The Trinity Delusion An examination of the doctrine of the Trinity

Shepherd of Hermas

(ca. 140 A.D.)

The Shepherd of Hermas was widely read and accepted in the early church. Irenaeus and Tertullian cite the Shepherd as Scripture. Clement and Origen also quote from it with reverence. Hermas may be the individual mentioned at Romans 16:14 (Origen). The date of the book is contested and may have been written sometime between 90 AD and 140 AD. The more likely date seems to be the later date. The Muratorian Fragment (ca. 170) indicates Hermas was the brother of Pius I of Rome placing the date of composition around 140 A.D.

But Hermas wrote The Shepherd very recently, in our times, in the city of Rome, while bishop Pius, his brother, was occupying the chair of the church of the city of Rome. And therefore it ought indeed to be read; but it cannot be read publicly to the people in church either among the Prophets, whose number is complete,or among the Apostles, for it is after their time.

Commands

First, believe that there is one God who created and framed all things, and made all things out of nothing. (I).


Visions

The God of powers, who by His invisible mighty power and great wisdom has created the world, and by His glorious counsel has beautified His creation, and by His powerful Word has fixed the heavens and laid the foundations of the earth upon the waters. (I, 3)


Simultudes (Parables)

The field is this world; and the Lord of the field is He who created, and perfected, and strengthened all things; [and the son is the Holy Spirit; ] and the slave is the Son of God. (V,5).

But those who are weak and slothful in prayer, hesitate to ask anything from the Lord; but the Lord is full of compassion, and gives without fail to all who ask Him. But you, having been strengthened by the Holy Angel, and having obtained from Him such intercession, and not being slothful, why do not you ask of the Lord understanding, and receive it from Him? (V,4).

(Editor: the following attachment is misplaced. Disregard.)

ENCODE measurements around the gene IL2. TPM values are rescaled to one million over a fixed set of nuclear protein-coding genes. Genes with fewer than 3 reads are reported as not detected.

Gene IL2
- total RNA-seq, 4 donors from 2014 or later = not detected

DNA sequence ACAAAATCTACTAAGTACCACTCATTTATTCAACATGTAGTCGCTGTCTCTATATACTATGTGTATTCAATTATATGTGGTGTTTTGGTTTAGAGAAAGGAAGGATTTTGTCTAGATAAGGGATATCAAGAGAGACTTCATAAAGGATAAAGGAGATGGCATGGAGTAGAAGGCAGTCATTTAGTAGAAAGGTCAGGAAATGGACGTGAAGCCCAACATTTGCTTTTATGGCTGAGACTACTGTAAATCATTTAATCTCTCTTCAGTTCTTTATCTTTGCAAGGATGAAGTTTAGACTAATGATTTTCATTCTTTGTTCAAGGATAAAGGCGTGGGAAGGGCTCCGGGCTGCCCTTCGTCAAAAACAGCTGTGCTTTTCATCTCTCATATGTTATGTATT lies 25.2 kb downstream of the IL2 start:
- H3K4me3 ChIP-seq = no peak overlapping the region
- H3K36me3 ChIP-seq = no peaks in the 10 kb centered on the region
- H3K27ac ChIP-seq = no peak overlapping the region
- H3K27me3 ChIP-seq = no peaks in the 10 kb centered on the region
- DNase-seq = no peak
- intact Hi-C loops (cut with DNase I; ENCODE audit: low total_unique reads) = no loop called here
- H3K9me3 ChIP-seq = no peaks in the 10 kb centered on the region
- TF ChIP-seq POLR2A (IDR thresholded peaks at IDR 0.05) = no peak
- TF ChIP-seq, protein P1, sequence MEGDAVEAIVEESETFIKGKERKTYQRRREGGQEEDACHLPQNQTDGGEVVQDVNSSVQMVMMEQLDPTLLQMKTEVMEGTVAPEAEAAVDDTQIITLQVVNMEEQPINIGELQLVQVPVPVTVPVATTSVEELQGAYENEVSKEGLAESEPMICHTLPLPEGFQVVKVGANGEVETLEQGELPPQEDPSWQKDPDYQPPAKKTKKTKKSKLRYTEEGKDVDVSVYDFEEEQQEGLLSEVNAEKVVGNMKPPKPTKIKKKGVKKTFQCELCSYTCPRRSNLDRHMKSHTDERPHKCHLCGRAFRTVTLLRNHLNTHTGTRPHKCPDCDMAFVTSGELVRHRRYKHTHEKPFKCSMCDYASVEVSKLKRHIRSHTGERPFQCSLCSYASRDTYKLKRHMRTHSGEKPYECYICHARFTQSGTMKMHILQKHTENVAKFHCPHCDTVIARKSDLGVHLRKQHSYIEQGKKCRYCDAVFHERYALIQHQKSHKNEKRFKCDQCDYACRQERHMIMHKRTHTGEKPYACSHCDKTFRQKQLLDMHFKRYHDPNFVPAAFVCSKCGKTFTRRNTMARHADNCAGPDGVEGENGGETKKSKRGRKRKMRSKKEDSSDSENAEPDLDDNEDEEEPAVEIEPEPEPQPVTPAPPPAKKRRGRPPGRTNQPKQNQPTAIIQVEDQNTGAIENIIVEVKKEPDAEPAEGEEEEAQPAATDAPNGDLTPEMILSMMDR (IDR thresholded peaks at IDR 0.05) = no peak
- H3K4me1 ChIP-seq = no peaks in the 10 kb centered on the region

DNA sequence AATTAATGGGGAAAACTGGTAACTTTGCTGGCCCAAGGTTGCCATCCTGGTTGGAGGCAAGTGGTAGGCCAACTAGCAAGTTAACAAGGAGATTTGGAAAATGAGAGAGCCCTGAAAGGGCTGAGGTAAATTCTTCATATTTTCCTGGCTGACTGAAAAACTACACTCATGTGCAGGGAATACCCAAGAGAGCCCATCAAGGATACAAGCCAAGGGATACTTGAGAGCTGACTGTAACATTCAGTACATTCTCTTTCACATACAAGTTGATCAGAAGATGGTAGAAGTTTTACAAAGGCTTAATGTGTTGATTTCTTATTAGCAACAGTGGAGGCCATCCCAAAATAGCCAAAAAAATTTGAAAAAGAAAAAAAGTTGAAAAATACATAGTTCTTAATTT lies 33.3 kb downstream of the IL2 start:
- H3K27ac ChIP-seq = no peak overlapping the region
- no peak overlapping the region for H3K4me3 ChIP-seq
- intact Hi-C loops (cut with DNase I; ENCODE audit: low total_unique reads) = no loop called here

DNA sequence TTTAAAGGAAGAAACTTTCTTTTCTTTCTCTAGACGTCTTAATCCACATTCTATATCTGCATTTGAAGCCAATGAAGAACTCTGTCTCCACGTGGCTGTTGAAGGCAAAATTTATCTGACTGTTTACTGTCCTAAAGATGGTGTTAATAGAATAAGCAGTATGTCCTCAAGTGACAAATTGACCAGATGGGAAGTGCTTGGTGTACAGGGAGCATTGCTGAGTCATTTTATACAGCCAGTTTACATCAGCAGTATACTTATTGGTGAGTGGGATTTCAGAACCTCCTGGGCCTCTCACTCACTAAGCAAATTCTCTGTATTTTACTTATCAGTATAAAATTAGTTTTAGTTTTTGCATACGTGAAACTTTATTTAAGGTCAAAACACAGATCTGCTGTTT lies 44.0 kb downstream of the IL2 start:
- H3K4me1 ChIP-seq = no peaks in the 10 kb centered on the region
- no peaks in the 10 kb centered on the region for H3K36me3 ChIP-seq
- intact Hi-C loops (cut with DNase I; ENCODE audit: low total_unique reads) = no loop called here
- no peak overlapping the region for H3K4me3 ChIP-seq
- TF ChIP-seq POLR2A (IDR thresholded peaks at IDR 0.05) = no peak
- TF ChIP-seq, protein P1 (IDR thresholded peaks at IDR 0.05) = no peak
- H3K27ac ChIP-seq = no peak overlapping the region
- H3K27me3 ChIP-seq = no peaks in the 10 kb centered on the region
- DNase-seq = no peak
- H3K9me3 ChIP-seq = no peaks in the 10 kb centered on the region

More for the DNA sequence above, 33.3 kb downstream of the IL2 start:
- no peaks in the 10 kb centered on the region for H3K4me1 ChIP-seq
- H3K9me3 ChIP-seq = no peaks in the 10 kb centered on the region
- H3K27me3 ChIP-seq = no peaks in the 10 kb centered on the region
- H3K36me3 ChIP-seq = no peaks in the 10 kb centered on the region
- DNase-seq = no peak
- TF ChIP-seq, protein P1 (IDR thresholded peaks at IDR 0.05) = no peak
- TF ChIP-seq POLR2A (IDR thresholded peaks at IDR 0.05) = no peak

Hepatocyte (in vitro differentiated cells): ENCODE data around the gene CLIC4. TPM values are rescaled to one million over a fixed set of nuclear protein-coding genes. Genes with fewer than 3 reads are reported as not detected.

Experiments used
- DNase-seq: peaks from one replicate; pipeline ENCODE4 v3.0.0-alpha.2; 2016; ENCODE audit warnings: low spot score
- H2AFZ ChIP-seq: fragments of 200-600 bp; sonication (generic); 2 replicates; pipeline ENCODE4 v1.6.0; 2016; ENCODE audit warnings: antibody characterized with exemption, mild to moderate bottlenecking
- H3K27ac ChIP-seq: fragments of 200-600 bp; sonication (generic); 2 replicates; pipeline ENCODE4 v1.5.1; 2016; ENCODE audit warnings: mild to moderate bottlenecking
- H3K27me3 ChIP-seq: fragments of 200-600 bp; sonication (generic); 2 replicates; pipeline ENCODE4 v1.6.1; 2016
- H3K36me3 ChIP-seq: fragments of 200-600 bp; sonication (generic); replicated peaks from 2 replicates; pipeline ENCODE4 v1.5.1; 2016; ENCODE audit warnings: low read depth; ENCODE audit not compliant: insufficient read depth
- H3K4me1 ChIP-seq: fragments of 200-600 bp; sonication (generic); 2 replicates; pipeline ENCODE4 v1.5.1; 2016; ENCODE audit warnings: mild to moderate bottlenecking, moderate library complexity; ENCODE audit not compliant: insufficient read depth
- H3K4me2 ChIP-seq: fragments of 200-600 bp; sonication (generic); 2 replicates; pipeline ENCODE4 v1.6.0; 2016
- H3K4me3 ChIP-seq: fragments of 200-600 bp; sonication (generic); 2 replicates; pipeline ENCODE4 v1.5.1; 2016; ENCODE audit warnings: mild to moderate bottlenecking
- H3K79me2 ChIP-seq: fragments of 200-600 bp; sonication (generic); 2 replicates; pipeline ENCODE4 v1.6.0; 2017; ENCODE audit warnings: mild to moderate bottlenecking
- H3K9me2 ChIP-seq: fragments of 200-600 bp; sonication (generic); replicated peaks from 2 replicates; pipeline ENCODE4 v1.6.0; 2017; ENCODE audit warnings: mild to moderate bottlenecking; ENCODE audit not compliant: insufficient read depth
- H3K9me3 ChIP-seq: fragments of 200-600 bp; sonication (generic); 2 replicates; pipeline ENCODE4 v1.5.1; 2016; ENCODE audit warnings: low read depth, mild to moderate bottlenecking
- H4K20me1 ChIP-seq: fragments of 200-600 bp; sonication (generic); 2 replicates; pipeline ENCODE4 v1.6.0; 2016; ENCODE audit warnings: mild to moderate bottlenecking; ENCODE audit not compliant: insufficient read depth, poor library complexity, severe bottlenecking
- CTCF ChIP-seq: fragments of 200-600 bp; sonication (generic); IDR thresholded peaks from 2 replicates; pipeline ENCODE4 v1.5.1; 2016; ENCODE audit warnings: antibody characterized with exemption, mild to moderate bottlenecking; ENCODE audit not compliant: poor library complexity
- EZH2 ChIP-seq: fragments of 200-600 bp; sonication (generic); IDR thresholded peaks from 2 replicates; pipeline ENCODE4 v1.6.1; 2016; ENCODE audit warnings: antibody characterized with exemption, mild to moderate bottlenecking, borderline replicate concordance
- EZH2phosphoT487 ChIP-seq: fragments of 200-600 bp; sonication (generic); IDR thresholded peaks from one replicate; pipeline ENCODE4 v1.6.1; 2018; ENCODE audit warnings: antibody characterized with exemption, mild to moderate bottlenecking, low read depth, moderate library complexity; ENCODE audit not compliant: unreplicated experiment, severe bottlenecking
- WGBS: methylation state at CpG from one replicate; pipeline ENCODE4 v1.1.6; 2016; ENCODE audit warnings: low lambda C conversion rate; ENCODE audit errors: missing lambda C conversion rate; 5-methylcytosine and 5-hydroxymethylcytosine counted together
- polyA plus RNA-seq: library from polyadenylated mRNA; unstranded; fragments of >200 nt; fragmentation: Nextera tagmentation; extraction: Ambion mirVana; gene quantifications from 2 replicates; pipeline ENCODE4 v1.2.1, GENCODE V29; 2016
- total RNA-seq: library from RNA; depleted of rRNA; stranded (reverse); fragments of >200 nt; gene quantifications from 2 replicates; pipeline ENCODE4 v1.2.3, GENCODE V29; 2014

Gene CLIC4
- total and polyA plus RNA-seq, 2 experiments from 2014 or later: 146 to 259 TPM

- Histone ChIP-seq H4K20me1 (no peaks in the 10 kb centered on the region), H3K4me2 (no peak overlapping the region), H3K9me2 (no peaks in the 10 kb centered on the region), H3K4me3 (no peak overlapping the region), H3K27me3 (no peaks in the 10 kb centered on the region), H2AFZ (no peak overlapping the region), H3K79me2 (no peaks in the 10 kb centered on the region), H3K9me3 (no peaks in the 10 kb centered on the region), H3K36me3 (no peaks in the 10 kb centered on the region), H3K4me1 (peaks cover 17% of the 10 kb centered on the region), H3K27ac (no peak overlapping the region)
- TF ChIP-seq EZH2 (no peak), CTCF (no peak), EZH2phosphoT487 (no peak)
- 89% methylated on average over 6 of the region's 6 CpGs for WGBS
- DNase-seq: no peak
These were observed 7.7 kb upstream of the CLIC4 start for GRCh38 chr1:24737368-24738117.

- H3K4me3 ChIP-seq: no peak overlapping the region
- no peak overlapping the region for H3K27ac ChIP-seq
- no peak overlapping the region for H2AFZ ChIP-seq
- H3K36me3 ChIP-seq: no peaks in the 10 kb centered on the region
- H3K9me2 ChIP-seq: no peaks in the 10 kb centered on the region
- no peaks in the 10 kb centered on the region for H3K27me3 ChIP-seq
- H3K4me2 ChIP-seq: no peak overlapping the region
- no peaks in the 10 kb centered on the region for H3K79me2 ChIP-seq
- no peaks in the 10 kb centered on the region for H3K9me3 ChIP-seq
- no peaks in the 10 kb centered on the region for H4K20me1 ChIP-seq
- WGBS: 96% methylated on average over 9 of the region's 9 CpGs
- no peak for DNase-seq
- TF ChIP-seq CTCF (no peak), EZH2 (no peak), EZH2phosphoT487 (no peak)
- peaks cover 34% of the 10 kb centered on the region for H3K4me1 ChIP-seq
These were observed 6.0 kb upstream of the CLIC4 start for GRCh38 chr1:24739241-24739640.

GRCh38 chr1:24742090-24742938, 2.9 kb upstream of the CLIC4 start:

And why the Lord took His Son as councillor, and the glorious angels, regarding the heirship of the slave, listen. The Holy, pre-existent Spirit, that created every creature, God made to dwell in flesh, which He chose. This flesh, accordingly, in which the Holy Spirit dwelt, was nobly subject to that Spirit, walking religiously and chastely, in no respect defiling the Spirit; and accordingly, after living excellently and purely, and after labouring and co-operating with the Spirit, and having in everything acted vigorously and courageously along with the Holy Spirit, He assumed it as a partner with it. For this conduct of the flesh pleased Him, because it was not defiled on the earth while having the Holy Spirit. He took, therefore, as fellow-councillors His Son and the glorious angels, in order that this flesh, which had been subject to the body without a fault, might have some place of tabernacle, and that it might not appear that the reward [of its servitude had been lost ], for the flesh that has been found without spot or defilement, in which the Holy Spirit dwelt.
(V, 6).

This great tree that casts its shadow over plains, and mountains, and all the earth, is the law of God that was given to the whole world; and this law is the Son of God, proclaimed to the ends of the earth; and the people who are under its shadow are they who have heard the proclamation, and have believed upon Him. And the great and glorious angel Michael is he who has authority over this people, and governs them; for this is he who gave them the law into the hearts of believers: he accordingly superintends them to whom he gave it, to see if they have kept the same. (VIII, 3).

After I had written down the commandments and similitudes of the Shepherd, the Angel of repentance, he came to me and said, 'I wish to explain to you what the Holy Spirit that spake with you in the form of the Church showed you, for that Spirit is the Son of God.' (IX, 1).

The Son of God is older than all His creatures, so that He was a fellow-councillor with the Father in His work of creation: for this reason is He old. (IX, 12).

Last Update: January 25, 2011
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